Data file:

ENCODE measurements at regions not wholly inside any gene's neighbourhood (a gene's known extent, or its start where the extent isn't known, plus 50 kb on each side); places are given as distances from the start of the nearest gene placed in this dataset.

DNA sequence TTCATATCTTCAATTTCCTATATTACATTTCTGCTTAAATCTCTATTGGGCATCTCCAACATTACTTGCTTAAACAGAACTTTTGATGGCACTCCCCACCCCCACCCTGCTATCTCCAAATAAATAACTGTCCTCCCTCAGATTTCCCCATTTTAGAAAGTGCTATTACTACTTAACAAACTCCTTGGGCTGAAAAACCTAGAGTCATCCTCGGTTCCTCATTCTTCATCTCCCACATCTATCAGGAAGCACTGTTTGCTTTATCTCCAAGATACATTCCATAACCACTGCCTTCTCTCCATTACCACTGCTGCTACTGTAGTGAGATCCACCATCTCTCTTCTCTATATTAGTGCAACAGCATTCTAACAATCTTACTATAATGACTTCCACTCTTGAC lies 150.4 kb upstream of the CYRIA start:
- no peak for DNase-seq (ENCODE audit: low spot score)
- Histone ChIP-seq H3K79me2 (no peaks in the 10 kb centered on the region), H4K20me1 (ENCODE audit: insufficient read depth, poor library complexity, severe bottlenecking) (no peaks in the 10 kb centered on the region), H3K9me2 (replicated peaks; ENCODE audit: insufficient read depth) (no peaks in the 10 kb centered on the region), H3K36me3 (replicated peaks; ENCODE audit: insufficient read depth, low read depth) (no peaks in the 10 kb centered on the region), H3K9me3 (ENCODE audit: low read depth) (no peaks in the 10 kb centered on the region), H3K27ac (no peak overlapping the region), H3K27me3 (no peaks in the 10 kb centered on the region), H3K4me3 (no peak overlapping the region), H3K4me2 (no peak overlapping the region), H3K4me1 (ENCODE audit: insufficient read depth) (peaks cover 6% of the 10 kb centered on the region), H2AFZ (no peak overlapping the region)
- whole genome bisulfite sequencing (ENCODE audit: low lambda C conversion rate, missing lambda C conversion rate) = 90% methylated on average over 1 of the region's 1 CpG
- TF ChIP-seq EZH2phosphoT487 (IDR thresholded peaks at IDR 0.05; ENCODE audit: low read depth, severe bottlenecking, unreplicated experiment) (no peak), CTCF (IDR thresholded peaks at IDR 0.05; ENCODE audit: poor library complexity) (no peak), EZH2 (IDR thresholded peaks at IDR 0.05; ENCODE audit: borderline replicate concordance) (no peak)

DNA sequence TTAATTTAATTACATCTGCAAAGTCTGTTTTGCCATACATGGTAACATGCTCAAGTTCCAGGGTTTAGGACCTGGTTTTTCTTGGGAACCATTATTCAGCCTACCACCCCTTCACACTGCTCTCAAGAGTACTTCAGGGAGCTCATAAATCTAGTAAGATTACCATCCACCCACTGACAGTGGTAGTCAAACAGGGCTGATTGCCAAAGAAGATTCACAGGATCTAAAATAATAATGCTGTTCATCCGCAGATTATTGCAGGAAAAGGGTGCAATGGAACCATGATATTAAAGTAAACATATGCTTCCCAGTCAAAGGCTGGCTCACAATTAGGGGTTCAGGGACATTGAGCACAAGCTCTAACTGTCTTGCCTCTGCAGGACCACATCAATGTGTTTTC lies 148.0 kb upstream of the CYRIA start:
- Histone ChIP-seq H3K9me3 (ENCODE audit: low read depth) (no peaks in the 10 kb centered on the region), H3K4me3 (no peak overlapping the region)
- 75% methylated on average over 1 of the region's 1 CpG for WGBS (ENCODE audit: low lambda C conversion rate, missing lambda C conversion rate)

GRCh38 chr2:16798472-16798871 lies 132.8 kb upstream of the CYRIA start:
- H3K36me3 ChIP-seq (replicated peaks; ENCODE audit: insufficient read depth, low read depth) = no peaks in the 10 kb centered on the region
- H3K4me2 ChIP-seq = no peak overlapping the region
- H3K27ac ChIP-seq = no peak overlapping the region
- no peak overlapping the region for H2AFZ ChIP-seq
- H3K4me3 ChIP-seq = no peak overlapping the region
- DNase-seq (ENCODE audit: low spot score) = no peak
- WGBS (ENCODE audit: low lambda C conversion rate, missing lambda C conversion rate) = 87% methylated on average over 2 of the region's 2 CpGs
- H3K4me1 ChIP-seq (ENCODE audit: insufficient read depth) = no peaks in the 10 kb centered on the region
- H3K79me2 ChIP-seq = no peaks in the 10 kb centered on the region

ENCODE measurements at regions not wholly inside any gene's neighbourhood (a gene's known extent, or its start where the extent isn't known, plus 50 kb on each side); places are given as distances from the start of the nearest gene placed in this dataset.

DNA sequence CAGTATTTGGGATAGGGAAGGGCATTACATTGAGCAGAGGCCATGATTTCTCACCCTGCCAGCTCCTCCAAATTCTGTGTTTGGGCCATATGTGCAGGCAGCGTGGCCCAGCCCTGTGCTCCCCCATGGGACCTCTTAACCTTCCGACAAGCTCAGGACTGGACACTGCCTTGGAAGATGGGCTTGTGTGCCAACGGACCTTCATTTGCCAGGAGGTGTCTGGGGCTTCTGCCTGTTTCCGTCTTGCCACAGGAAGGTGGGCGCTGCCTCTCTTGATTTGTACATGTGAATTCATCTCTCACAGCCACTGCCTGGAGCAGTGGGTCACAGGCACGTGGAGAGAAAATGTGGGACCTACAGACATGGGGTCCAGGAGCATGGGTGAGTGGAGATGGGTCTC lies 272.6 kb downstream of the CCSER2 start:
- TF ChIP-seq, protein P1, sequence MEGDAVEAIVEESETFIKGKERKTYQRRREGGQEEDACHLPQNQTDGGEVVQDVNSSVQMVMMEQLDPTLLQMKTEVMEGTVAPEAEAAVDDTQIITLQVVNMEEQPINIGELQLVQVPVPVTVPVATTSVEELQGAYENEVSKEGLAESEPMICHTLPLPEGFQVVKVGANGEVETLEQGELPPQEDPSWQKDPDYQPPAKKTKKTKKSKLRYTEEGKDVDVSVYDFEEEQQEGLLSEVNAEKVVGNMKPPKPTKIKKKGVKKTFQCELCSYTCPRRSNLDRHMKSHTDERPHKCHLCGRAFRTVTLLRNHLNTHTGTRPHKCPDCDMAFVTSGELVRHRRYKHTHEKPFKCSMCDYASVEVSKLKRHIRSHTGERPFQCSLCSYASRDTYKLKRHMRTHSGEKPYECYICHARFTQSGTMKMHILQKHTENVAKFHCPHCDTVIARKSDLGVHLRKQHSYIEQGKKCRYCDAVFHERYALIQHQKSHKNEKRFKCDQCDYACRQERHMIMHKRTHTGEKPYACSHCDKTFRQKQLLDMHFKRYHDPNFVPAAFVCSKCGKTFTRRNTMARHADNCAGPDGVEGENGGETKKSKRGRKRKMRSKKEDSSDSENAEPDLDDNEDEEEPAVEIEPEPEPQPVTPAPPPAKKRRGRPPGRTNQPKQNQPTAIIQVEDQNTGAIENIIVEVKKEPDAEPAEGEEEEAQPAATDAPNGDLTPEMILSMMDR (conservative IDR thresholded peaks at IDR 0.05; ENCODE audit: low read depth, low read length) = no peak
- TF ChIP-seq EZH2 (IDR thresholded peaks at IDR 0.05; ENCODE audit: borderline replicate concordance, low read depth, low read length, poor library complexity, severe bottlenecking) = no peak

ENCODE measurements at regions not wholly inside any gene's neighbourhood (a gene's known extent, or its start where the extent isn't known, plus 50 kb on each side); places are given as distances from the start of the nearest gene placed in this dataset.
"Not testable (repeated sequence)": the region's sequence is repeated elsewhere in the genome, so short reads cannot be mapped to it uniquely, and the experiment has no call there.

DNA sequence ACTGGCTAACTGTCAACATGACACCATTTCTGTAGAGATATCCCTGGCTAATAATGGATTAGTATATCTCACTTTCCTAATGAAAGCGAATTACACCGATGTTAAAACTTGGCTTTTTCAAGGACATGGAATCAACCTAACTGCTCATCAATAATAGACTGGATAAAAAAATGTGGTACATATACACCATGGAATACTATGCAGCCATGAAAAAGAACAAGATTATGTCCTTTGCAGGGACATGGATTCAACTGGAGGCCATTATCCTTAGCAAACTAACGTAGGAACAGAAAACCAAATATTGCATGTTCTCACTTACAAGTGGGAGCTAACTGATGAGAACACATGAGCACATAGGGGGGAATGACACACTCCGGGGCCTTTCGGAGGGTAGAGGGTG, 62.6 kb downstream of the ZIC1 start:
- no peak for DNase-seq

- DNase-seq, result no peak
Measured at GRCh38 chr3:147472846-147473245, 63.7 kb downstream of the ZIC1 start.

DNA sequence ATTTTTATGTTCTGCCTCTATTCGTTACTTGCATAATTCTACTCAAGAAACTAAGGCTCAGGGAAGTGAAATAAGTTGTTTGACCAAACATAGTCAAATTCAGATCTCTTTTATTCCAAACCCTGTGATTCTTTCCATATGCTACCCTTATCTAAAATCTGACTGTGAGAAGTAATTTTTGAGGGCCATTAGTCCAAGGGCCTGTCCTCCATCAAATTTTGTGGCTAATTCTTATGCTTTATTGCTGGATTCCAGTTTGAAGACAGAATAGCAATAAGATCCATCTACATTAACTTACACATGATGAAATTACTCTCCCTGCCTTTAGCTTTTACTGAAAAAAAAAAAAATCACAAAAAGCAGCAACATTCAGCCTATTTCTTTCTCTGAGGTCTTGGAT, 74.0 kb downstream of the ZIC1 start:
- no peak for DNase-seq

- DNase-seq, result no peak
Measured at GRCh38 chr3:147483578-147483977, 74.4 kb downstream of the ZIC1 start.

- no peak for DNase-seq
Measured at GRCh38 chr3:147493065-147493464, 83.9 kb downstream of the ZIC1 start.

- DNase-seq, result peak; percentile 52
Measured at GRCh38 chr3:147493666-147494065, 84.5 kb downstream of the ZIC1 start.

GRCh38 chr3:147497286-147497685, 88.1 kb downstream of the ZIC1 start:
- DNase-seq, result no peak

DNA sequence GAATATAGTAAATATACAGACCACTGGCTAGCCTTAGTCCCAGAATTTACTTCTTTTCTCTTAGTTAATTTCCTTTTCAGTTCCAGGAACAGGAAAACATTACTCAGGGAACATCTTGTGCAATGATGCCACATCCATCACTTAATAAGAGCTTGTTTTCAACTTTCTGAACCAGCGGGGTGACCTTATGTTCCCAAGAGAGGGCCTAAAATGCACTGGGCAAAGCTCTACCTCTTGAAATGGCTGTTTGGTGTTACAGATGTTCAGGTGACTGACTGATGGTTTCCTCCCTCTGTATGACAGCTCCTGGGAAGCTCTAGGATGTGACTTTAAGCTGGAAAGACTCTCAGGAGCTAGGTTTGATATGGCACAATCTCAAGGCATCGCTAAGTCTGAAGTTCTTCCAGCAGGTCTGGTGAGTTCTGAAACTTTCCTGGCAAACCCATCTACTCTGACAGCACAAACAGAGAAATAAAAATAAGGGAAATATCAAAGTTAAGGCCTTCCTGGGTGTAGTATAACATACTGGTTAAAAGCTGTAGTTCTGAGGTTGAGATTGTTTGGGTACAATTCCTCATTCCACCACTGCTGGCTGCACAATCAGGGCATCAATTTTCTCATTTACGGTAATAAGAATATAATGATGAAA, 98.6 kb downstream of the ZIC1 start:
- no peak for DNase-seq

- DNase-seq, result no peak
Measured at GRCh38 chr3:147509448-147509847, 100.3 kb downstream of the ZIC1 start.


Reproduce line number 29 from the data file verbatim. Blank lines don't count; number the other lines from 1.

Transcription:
Measured at GRCh38 chr3:147472846-147473245, 63.7 kb downstream of the ZIC1 start.